Tuesday, February 21, 2017

Sunflower Seeds

I am falling behind on Rulings of the Week, but not for want of effort. I am keeping up with CIT decisions (more or less). The latest of which is Well Luck Co., Inc. v. United States. The case has to do with the classification of sunflower seeds that have been processed for human consumption. Some have been flavored with spices or other flavorings and dried. All are roasted and salted. The question is the tariff classification, which turns out to be trickier than you think.

The options are HTSUS item 1206.00.00, which covers "Sunflower seeds, whether or not broken." The applicable rate of duty is free and this is what the plaintiff claimed is correct. Customs and Border Protection liquidated the sunflower seeds in HTSUS item 2008.19.90 as "Fruits, nuts and other edible parts of plants, otherwise prepared or preserved . . . not elsewhere specified or included: Nuts, peanuts (ground-nuts) and other seeds . . . ." The applicable rate of duty is 17.9%, which is a significant deviation.

Think about everything you know about classification. In your heart, you already know the answer, don't you? Sunflower seeds are sunflower seeds. They are called out eo nomine in 1206.00.00 and that tariff item covers all forms of the sunflower seed. Easy. On top of that, as between the two, Heading 1206 is more specific in that is covers sunflower seeds. Heading 2008, on the other hand, covers other edible parts of plants not elsewhere specified or included, which is far less specific. Finally, since sunflower seeds are specified in 1206, they cannot be included in 2008.

All of that makes sense.

And yet, your conclusion (and mine) is wrong. Let's try to sort it out.

First off, do not jump to Relative Specificity under General Rule of Interpretation 3(a) until we fully explore the text as required by GRI 1.

Let's agree that if the processed sunflower seeds are classifiable in 1206, they are excluded from 2008. So that is the first question the Court of International Trade had to decide: are processed sunflower seeds "sunflower seeds" for purposes of Heading 1206? Getting the botany out of the way, there was no dispute that the imported product is the edible seed of Helianthus annuus, the common sunflower.

The problem for the plaintiff in this case is that the Explanatory Notes further define sunflower seeds of Heading 1206 as "minimally processed" and having general uses including for the extraction of oil and for sowing. These are not those seeds. They have been processed to add flavoring (even if just salt) and have been heated to an extent that they are no longer suitable for sowing. These are sunflower seeds with the specific use of being a food item. As a result, they are excluded from Heading 1206 and reamin classifiable in Heading 2008.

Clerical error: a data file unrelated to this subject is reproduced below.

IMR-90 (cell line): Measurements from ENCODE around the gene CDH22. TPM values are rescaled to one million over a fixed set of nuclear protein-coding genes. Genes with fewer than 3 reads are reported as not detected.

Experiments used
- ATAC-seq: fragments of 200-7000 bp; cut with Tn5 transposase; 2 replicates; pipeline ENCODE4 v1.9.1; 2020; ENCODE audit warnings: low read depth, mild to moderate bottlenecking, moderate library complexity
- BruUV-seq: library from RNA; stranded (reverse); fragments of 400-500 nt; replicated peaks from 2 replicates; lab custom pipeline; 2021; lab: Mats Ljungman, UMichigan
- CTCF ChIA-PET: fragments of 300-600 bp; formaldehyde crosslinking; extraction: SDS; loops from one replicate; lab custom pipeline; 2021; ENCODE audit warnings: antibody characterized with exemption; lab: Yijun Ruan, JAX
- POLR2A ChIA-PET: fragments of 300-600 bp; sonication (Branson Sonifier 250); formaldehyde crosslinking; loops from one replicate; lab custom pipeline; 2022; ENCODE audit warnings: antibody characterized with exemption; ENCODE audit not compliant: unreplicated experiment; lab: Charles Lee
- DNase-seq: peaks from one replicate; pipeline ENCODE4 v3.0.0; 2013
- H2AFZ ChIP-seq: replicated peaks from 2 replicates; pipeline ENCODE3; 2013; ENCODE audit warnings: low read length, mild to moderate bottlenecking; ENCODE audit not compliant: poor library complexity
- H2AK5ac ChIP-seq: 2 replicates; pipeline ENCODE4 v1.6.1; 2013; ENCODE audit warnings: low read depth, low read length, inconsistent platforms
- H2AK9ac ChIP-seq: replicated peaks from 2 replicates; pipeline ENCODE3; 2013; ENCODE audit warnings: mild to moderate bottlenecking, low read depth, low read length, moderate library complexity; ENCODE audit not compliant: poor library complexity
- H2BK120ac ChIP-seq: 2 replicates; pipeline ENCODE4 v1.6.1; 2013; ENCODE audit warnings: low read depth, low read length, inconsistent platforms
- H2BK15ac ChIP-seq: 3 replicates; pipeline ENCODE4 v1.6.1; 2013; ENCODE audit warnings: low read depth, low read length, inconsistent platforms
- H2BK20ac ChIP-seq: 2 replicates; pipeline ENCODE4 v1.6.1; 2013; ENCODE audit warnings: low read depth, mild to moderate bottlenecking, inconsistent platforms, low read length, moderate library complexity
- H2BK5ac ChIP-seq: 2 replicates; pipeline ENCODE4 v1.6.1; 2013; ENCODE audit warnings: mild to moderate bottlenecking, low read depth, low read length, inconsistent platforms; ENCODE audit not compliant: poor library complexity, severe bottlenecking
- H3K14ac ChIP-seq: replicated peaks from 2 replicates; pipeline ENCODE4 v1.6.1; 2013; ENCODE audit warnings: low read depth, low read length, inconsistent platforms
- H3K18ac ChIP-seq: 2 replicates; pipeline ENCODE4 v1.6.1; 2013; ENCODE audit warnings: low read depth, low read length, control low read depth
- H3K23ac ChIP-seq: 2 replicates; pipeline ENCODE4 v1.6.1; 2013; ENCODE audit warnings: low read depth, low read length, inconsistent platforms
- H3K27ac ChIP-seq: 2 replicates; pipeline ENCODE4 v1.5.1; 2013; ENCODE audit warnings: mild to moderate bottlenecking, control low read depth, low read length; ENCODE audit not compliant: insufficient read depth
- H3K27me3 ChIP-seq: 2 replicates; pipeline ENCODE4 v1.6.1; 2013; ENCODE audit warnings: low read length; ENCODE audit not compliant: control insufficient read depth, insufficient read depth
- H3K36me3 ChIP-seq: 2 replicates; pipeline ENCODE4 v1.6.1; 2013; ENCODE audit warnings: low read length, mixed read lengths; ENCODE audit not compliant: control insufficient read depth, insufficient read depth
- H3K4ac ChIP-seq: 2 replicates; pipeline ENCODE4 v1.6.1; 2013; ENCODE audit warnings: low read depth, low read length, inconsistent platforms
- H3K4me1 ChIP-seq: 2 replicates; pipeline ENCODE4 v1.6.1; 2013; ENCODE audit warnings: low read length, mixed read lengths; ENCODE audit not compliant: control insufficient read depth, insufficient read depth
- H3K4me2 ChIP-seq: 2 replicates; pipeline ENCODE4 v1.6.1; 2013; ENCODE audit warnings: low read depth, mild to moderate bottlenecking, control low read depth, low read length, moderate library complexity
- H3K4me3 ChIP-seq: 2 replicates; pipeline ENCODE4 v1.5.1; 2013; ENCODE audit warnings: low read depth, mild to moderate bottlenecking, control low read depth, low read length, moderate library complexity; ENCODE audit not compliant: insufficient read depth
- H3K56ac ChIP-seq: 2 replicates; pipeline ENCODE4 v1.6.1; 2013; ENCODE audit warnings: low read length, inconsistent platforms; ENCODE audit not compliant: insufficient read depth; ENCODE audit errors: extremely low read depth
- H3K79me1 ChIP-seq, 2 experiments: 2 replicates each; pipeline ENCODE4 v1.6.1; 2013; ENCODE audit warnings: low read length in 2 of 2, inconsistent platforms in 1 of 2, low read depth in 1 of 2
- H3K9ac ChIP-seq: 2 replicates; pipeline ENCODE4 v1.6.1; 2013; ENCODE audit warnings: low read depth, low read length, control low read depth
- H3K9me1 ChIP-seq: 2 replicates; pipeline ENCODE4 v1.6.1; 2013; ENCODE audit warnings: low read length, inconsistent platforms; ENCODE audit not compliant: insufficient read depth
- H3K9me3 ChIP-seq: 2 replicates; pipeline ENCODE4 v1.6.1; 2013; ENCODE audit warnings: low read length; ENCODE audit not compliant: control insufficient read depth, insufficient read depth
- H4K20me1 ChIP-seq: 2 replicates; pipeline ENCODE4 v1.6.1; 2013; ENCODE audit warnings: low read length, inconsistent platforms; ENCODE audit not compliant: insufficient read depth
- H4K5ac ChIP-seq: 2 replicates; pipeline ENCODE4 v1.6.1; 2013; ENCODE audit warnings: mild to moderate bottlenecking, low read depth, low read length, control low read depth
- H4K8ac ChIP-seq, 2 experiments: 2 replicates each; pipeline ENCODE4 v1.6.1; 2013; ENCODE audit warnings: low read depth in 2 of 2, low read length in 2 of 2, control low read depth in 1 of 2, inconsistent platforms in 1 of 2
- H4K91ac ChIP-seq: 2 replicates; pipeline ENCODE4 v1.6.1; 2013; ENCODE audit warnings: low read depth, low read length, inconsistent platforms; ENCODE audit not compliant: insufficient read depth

This conclusion is consistent with the Explanatory Notes. It is also consistent with the overall structure of the HTSUS, which moves from less processed to more highly processed materials. There is no doubt that the imported seeds are more highly processed than similar seeds for oil extraction or sowing. Thus, I don't have much of a problem with this result.

But, I think there is an analytical open question. A few Court of Appeals cases have held that the Explanatory Notes should not be used to impose a restriction on the language of the HTSUS that is not present in the text. See, e.g., Archer Daniels Midland v. U.S. Is that what happened here? Is there an answer to this issue that does not violate that principle?

There are no legal notes to Chapter 12 that exclude processed sunflower seeds. There are also no relevant Section Notes. Suddenly, this is a hard case.

The Court resolved this concern by noting that the meaning of the term "sunflower seed" is actually ambiguous. The lexicographical materials submitted to the Court indicate two distinct meanings. First, there are the raw and minimally processed seeds that remain suitable for oil extraction and for sowing. Those seeds may also be used for human consumption. Although not addressed by the Court, it is worth noting that Heading 1206 includes two statistical suffixes for sunflower seeds for "human use." The suffixes are not relevant to classification, but are indicative that some of the seeds of Heading 1206 are edible by humans.

The second meaning of sunflower seeds is in reference to the prepared snack food, which is no longer capable of general use. Having found two distinct meanings, the term is ambiguous and it makes sense and is legally correct to look to the Explanatory Notes to resolve the ambiguity.

That resulted in a substantial duty increase, which is why I suspect the Federal Circuit will let us know whether it agrees with this analysis. Given Archer Daniels Midland and the related cases, it is a close call on which reasonable judges might differ.

1 comment:

Michele Mitchell said...
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